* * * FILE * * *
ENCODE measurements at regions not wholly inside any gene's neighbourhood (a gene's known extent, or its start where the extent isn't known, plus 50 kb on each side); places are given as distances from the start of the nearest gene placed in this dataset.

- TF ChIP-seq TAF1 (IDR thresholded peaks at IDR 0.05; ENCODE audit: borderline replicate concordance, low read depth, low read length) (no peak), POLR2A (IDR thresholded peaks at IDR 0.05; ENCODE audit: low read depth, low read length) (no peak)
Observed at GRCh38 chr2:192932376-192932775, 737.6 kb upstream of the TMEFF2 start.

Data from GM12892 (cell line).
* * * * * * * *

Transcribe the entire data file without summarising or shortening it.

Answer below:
ENCODE measurements at regions not wholly inside any gene's neighbourhood (a gene's known extent, or its start where the extent isn't known, plus 50 kb on each side); places are given as distances from the start of the nearest gene placed in this dataset.

- TF ChIP-seq TAF1 (IDR thresholded peaks at IDR 0.05; ENCODE audit: borderline replicate concordance, low read depth, low read length) (no peak), POLR2A (IDR thresholded peaks at IDR 0.05; ENCODE audit: low read depth, low read length) (no peak)
Observed at GRCh38 chr2:192932376-192932775, 737.6 kb upstream of the TMEFF2 start.

Data from GM12892 (cell line).